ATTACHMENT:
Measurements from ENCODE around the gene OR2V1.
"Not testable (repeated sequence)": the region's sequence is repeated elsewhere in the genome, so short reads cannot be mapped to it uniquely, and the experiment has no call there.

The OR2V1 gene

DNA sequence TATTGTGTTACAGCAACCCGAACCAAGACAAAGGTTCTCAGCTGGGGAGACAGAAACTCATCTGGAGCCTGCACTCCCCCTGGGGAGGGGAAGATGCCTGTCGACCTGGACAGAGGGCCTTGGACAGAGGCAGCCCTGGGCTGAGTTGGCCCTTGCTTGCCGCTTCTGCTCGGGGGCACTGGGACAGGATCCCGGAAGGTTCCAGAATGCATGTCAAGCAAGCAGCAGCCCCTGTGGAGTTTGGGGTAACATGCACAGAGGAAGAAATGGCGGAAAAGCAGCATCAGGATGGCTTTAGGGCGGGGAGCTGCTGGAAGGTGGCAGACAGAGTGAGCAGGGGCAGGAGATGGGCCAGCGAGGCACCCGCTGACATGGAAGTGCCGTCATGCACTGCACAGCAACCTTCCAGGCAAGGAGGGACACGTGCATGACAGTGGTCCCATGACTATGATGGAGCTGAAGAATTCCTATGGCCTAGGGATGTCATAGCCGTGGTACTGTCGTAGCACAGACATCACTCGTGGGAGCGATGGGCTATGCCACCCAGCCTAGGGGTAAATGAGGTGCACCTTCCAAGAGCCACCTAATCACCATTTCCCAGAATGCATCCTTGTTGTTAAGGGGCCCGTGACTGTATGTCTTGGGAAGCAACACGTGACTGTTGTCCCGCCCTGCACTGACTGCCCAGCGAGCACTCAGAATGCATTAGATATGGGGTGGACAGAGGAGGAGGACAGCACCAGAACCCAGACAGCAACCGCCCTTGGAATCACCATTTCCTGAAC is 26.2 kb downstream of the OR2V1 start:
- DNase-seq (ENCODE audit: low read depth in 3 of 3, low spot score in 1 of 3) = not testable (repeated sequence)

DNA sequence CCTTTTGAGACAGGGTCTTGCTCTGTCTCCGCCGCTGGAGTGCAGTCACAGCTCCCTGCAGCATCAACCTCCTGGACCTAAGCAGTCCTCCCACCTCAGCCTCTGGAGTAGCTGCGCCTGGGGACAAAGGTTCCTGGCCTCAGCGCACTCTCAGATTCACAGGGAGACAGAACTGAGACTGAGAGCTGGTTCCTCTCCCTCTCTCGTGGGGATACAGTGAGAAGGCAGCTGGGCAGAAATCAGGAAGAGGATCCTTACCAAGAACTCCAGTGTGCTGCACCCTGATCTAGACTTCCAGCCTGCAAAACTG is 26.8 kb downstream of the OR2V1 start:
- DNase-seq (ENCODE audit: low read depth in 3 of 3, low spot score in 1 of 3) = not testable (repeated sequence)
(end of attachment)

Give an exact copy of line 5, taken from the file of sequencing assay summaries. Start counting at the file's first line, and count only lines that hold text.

- DNase-seq (ENCODE audit: low read depth in 3 of 3, low spot score in 1 of 3) = not testable (repeated sequence)